This is a typical deal that a studio will make with a writer for a TV series where the pilot script has yet to be written… especially if you’re an unestablished writer. The writer is typically engaged to perform the initial step of writing a pilot script, and from there the studio is given the option to further engage the writer to render additional services on the pilot episode and/or series both from a writing and producing capacity. The studio can stop the process of development with that writer at any time. This is a way for the studio to hedge their risk when they’re developing a TV series for a network. If the studio is unhappy with the script, they can cut their losses early having only committed to the fee for the pilot. Here are the main elements to a one-off deal:
1) Pilot Script Fee – A fee the writer collects for writing the pilot script. Under the WGA Agreement, union minimum (or ‘scale’) for this is approximately $30K for a half hour script and $43K for a sixty-minute script. The studio is entitled to a story, first draft and final draft of the script. Sometimes the studio will bargain for a story, first draft, two sets of a revisions and a polish. If you are an established TV writer, script fees can surpass $250K. This is the only money that the writer is guaranteed to receive under the ‘one-off’ deal.
2) Pilot Producing Service Fee: This fee is implemented in the event that the script is well received and the pilot episode is greenlighted to production. In many cases, the studio will guarantee the writer employment as an ‘executive producer’ of the pilot episode at a negotiated fee. Other times (for example, if the pilot writer is not an established television writer or show-runner), the studio might agree to attach the writer to the project at a lower level, such as a consulting or supervising producer. Your ability to negotiate this as a writer is solely based on your experience. The WGA does not govern producing fees, as such services are not deemed to constitute writing. The fees for such producing services can range anywhere from $15,000 to $150,000.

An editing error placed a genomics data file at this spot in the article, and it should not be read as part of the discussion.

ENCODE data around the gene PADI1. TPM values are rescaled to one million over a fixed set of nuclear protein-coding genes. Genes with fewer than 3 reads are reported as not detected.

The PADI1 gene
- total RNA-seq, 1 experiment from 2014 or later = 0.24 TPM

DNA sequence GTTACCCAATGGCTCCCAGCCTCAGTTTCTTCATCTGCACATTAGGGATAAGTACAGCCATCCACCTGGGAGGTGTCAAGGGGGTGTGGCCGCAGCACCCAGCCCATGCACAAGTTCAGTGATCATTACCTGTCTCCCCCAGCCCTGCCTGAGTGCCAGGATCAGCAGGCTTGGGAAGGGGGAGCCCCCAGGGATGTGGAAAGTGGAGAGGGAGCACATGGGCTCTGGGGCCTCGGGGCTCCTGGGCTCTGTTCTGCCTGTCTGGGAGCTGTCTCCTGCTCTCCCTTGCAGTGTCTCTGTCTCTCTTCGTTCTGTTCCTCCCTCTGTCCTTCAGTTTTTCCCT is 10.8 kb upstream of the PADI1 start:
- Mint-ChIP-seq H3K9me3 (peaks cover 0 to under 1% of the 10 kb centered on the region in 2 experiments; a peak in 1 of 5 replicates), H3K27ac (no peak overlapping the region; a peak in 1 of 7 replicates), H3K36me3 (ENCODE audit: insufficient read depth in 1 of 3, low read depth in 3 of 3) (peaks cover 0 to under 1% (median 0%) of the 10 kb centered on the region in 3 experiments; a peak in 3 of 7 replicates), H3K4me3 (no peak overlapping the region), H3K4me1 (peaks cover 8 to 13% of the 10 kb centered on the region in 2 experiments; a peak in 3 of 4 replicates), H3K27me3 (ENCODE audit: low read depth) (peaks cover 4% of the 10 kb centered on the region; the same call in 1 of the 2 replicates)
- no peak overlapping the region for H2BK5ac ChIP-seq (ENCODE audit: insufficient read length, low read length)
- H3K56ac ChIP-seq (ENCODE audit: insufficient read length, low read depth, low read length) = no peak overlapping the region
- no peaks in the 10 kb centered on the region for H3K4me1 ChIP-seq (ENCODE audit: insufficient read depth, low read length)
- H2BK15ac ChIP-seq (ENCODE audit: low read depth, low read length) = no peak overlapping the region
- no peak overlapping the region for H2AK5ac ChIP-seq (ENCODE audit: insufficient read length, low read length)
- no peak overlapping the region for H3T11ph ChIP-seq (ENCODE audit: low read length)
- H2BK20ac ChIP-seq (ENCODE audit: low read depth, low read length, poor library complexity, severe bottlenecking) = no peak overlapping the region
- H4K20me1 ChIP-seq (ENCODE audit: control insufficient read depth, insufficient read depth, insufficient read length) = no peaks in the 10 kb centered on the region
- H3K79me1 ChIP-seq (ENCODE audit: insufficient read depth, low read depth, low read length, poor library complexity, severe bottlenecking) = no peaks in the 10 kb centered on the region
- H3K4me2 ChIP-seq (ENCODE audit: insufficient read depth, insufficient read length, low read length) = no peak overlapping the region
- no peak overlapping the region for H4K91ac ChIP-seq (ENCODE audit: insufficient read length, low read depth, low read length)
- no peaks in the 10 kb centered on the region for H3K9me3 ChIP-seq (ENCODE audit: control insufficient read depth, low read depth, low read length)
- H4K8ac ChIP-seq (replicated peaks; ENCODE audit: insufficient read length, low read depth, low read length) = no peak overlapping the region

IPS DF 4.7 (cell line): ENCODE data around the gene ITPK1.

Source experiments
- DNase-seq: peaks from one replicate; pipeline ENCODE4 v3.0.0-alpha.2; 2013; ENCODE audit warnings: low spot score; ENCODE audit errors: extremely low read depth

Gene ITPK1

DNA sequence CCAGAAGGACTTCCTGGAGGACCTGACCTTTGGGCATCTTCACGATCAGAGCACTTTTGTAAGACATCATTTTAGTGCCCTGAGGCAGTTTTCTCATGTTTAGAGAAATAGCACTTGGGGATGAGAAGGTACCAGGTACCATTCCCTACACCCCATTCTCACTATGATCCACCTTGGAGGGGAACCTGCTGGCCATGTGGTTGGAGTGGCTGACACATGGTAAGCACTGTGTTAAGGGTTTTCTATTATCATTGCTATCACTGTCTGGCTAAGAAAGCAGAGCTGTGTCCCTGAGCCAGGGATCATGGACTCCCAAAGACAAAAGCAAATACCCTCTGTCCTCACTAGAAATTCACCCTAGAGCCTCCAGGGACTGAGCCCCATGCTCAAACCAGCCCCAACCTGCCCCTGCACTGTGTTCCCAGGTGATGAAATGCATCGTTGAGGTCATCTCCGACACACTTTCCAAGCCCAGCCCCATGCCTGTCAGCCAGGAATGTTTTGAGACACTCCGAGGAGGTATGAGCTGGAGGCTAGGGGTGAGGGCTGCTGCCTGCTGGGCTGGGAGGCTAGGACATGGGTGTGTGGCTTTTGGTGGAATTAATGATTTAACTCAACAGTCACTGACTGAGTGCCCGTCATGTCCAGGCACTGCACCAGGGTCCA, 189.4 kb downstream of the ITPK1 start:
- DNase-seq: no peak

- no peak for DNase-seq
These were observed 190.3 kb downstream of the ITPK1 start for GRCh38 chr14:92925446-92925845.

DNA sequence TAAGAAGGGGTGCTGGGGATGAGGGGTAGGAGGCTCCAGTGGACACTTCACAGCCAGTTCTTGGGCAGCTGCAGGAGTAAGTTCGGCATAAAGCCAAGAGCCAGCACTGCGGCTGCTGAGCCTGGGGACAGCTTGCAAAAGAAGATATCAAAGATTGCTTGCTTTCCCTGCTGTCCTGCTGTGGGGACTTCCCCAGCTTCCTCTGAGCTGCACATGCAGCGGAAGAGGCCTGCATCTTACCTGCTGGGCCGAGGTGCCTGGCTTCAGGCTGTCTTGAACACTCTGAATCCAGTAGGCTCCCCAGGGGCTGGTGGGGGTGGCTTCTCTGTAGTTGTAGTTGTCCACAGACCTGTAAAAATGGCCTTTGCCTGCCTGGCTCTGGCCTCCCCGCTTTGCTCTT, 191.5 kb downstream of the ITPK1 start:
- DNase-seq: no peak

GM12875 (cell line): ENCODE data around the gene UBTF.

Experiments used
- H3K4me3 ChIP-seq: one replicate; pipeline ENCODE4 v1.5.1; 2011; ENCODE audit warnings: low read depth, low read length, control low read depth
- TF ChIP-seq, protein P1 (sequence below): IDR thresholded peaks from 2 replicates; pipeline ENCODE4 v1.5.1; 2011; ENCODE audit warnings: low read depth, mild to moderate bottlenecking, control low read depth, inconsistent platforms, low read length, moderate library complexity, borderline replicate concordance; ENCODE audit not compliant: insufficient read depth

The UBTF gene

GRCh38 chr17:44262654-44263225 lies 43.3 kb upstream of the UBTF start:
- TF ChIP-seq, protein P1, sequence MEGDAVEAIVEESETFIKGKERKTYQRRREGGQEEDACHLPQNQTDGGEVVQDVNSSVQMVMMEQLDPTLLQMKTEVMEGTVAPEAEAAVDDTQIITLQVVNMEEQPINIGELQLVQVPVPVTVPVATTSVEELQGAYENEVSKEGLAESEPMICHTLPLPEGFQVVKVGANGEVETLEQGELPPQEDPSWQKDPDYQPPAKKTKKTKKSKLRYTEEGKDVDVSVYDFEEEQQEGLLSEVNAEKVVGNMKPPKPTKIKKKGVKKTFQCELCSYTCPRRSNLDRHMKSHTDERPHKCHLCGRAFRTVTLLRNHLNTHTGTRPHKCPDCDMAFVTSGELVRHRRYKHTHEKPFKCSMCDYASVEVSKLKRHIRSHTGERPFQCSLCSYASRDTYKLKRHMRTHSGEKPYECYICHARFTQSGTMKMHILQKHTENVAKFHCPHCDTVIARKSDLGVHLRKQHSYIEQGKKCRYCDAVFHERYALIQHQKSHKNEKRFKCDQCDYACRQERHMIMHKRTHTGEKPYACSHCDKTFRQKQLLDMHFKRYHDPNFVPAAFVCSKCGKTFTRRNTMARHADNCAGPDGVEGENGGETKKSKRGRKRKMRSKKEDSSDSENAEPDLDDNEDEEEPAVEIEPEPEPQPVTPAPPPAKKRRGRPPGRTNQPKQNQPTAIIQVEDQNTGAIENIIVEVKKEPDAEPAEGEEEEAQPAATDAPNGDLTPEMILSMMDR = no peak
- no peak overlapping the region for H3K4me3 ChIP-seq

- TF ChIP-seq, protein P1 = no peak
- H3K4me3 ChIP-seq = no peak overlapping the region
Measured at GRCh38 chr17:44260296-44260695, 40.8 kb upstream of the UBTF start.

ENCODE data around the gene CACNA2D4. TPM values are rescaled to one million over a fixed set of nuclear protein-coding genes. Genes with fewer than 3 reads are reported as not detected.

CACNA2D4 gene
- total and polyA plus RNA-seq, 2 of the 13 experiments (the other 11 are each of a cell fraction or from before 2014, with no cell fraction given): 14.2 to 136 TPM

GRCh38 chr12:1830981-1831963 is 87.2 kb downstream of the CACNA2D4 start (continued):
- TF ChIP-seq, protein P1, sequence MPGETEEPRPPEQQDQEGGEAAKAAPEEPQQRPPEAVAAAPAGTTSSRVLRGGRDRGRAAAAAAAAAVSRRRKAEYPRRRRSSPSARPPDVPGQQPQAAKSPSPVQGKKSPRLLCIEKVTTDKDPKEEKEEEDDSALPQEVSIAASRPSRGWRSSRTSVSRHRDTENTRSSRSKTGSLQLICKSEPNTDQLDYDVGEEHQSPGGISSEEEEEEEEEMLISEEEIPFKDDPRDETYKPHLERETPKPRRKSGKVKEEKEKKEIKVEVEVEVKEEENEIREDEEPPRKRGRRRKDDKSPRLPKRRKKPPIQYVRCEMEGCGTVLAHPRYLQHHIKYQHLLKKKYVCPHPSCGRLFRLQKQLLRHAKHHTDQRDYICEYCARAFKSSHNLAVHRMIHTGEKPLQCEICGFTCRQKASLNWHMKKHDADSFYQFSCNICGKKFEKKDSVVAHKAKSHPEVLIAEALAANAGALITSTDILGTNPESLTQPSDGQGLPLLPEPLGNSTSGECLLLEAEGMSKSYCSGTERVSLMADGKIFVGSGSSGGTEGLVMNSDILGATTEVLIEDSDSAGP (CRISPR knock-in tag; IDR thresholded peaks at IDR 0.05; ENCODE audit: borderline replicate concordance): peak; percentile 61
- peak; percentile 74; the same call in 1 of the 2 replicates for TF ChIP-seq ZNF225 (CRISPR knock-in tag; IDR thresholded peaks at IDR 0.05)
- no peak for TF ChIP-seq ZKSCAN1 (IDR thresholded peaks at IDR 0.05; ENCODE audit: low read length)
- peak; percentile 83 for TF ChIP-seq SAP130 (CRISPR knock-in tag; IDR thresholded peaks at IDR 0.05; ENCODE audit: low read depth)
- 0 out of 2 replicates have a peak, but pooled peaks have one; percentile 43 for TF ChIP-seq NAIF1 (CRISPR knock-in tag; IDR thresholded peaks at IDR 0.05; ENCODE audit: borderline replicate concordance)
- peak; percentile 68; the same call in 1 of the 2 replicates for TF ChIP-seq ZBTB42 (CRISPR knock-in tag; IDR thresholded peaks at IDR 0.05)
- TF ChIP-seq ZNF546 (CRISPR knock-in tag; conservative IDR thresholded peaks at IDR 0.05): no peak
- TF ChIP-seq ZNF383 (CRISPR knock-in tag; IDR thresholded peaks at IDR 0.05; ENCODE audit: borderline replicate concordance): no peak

3) Series Compensation – If the pilot is picked up by the network (i.e., subsequent episodes are ordered to production), the studio can choose to exercise its option to engage the writer as some type of producer on the series. This is typically lower than the pilot- producing fee.
A major component to this deal point is the length of time that that the pilot writer (or ‘series creator’) will be ‘locked’ or attached to the series, thereby continuing to receive screen credit and a fee. A studio will usually agree to lock the writer/creator to the series for at least one year, and in many cases two years. Again, this depends largely on the writer’s status in the television business. Top writer/producers might be guaranteed an executive producer fee and credit for the duration of the series. A writer/creator might also be guaranteed to be paid to write a specified number of episodic scripts during each season of the series.
A writer may also negotiate for a ‘series sales bonus’ – a sum of money payable as a bonus if and when the network picks the show up to series. While the dollar amount of a series sales bonus will vary and is subject to negotiation, it is fairly standard today for a series sales bonus of $25,000 to be granted in the event the writer receives sole ‘written by’ credit on the pilot and sole ‘created by’ credit on the series.
Finally, the WGA Agreement requires that the writer who has the ‘created by’ credit on a series receive a royalty for each episode of the series that is produced beyond the pilot. The current WGA minimum royalty for network prime-time programming is approximately $1,000 per episode. For established writers, this fee can be as high as $8,000 per episode.